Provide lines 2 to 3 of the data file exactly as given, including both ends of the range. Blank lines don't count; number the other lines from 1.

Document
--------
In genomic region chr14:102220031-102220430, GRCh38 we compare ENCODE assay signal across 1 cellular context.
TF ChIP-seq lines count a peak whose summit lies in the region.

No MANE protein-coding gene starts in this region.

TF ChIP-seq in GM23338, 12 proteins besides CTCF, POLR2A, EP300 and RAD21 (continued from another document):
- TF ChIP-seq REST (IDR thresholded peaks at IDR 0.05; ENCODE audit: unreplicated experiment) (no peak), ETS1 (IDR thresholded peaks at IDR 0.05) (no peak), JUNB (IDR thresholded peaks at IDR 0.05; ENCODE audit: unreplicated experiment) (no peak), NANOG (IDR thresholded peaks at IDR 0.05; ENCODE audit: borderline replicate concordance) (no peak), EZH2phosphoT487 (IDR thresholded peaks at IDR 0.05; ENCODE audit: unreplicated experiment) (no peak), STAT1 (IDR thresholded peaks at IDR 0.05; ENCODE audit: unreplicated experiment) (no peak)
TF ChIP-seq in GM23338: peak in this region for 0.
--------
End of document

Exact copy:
TF ChIP-seq lines count a peak whose summit lies in the region.

No MANE protein-coding gene starts in this region.